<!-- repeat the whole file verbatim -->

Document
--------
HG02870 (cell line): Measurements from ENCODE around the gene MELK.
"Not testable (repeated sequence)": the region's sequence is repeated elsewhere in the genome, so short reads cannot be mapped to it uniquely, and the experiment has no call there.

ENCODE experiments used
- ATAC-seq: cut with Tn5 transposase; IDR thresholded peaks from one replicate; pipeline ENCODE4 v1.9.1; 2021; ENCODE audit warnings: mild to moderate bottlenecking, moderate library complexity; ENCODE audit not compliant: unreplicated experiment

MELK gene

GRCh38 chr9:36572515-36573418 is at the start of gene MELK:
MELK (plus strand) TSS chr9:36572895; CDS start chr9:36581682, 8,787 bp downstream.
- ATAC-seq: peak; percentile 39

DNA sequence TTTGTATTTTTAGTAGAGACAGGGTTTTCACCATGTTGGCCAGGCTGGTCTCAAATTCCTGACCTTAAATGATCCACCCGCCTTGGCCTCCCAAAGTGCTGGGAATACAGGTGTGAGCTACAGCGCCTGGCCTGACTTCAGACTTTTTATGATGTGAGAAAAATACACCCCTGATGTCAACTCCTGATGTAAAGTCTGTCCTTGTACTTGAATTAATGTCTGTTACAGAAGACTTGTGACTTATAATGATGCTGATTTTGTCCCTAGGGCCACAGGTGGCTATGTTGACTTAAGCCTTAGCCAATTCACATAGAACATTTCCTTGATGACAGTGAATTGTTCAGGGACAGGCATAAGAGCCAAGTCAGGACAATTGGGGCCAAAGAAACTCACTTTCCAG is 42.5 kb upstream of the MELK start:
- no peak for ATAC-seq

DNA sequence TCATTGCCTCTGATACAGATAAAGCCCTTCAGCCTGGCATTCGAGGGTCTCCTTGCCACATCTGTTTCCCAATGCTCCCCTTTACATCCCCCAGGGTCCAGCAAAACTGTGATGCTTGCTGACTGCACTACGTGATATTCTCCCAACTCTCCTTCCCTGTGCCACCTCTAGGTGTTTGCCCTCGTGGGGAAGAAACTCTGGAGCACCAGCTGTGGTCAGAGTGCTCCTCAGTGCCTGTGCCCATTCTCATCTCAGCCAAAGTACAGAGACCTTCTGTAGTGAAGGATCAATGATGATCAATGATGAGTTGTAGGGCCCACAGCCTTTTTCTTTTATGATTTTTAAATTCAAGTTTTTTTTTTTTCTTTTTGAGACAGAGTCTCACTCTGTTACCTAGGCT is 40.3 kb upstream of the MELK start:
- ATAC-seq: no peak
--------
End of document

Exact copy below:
HG02870 (cell line): Measurements from ENCODE around the gene MELK.
"Not testable (repeated sequence)": the region's sequence is repeated elsewhere in the genome, so short reads cannot be mapped to it uniquely, and the experiment has no call there.

ENCODE experiments used
- ATAC-seq: cut with Tn5 transposase; IDR thresholded peaks from one replicate; pipeline ENCODE4 v1.9.1; 2021; ENCODE audit warnings: mild to moderate bottlenecking, moderate library complexity; ENCODE audit not compliant: unreplicated experiment

MELK gene

GRCh38 chr9:36572515-36573418 is at the start of gene MELK:
MELK (plus strand) TSS chr9:36572895; CDS start chr9:36581682, 8,787 bp downstream.
- ATAC-seq: peak; percentile 39

DNA sequence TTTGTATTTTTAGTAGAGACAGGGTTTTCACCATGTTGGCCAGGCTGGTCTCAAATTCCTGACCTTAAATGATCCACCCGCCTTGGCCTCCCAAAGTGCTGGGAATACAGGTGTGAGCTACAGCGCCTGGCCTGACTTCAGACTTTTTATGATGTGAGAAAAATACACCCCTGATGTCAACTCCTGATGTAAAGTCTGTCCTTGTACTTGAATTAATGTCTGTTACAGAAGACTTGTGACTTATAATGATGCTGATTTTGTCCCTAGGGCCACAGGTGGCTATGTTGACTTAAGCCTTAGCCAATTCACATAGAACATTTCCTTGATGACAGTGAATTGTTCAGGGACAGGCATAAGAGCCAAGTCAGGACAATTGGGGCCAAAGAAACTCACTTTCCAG is 42.5 kb upstream of the MELK start:
- no peak for ATAC-seq

DNA sequence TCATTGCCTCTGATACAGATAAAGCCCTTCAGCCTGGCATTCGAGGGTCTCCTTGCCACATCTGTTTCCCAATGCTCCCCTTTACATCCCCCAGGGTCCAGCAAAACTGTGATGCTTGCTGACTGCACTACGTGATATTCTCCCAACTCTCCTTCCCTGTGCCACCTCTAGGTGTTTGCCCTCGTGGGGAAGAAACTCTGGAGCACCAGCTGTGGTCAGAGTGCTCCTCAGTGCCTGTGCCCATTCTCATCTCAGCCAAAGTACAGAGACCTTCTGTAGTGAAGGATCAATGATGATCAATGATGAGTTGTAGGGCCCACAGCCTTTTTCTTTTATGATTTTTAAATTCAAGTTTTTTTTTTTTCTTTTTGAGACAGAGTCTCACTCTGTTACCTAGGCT is 40.3 kb upstream of the MELK start:
- ATAC-seq: no peak